The Obesity “Myth”

Obesity. The controversy about it rages on. And just like global warming and the Holocaust, it has its share of deniers. …  It doesn’t exist; it is only a false category created by definition. … It may exist, but diets don’t work so there’s nothing to be done about it. … It may exist, but it’s harmless. … It exists, but not only is it harmless, it’s actually healthier. … It exists, but dieting is far more harmful than the extra pounds.

For myself, images like those above drive it home that something unprecedented has happened in those 13 years that has dramatically changed the amount of extra pounds we Americans are hauling around. And it’s continuing. That dark southern underbelly of the US hanging down between those two legs continues to get darker. The 2010 CDC map has 11 states in the south at over 30%.

Even more concerning is the ever increasing diabetes prevalence trailing just a few years behind:

I find it flabbergasting that people can be convinced that all those extra pounds are benign, much less healthy, so I decided to look into it to see if maybe I was wrong and they were right. Here’s just the tip of the iceberg of what I found. (Spoiler: it doesn’t support the obesity deniers.)

The following discussion of intentional weight loss and mortality is taken from the Google books preview of the textbook, “Progress in Obesity Research: 9”, p 264 (yellow highlighting is mine):

Only a few observational cohort studies have examined the association between intentional weight loss and disease outcomes. A series of analyses that used data from the Cancer Prevention Study suggest that the association between intentional weight loss and mortality varies across different population subgroups and by cause of deaths[9-11]. Among a general population of overweight women aged 40-64 years, intentional weight loss was associated with 20 per cent reduced mortality among those with pre-existing conditions but not among healthy women. The reduced mortality among women with health conditions was primarily due to a 30-40 per cent reduction in cancer mortality; there was only a weak (10 per cent), non-significant association with cardiovascular disease (CVD) mortality. In a separate analysis of persons with diabetes. intentional weight loss was associated with 25 per cent reduced all-cause mortality and a 28 per cent lower CVD mortality, with weight loss most protective (33 per cent reduction in all-cause mortality) among those reporting a 20-29 lb weight loss[10]. Among a general population of men, however, intentional weight loss was not associated with mortality regardless of pre-existing health status[11]. Unintentional weight loss in these analyses was either unrelated to mortality (men overall, women with pre-existing conditions) or associated with higher mortality (persons with diabetes, healthy women)[9-11]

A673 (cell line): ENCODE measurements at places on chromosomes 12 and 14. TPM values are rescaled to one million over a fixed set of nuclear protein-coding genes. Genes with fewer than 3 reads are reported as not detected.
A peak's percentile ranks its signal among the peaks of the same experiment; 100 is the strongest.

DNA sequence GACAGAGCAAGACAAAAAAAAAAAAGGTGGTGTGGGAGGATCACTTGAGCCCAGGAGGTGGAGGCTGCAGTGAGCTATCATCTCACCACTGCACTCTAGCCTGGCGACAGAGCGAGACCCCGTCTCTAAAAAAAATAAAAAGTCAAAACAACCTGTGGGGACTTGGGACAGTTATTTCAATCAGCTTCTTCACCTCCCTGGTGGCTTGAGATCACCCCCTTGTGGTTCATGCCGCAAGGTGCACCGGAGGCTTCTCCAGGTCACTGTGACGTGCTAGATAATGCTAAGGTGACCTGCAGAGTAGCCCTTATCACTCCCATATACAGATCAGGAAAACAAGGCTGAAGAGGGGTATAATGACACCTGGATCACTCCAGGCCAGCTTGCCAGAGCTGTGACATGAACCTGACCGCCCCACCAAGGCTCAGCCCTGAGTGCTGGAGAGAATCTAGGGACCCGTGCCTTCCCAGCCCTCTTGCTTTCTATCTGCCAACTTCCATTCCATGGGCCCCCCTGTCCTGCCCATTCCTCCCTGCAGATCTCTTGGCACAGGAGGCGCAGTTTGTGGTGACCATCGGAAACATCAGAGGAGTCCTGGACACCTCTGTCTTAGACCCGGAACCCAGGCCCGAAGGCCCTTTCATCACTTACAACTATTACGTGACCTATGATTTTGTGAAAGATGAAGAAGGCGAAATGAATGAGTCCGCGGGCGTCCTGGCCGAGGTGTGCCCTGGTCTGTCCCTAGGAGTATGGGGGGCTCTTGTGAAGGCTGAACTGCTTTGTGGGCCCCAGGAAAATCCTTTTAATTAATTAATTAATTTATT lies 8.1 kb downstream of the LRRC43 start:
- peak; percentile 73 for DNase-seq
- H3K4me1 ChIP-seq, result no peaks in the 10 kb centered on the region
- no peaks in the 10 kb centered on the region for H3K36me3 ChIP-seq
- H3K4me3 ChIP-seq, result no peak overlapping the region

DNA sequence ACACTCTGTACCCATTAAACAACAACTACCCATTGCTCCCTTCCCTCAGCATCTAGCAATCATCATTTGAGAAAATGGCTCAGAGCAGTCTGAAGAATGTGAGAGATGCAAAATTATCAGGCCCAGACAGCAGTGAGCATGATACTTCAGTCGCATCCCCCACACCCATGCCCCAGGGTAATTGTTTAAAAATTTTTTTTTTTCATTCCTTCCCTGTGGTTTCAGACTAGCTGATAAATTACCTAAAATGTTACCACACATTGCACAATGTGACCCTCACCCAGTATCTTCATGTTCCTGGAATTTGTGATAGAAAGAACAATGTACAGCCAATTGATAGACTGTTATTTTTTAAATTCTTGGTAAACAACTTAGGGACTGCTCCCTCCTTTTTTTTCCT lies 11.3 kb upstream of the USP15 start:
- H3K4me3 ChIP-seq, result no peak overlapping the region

Among women aged 55 to 69 with pre-existing health conditions enrolled in the Iowa Women’s Health Study, there was an elevated mortality rate associated with intentional weight loss, but this finding was not statistically significant. Additionally, there was no association between intentional weight loss and mortality in the overall sample but unintentional weight loss was associated with increased mortality[12]. One other study (the Israeli Ischaemic Heart Disease Study) found higher mortality rates for persons who lost weight on a ‘slimming diet’ than for those who were not on a diet, but there was not adjustment for health status, smoking, behaviours, or obesity[13]. Thus, it is difficult to interpret their findings because of the lack of control for self-selection of sicker persons among the dieting group.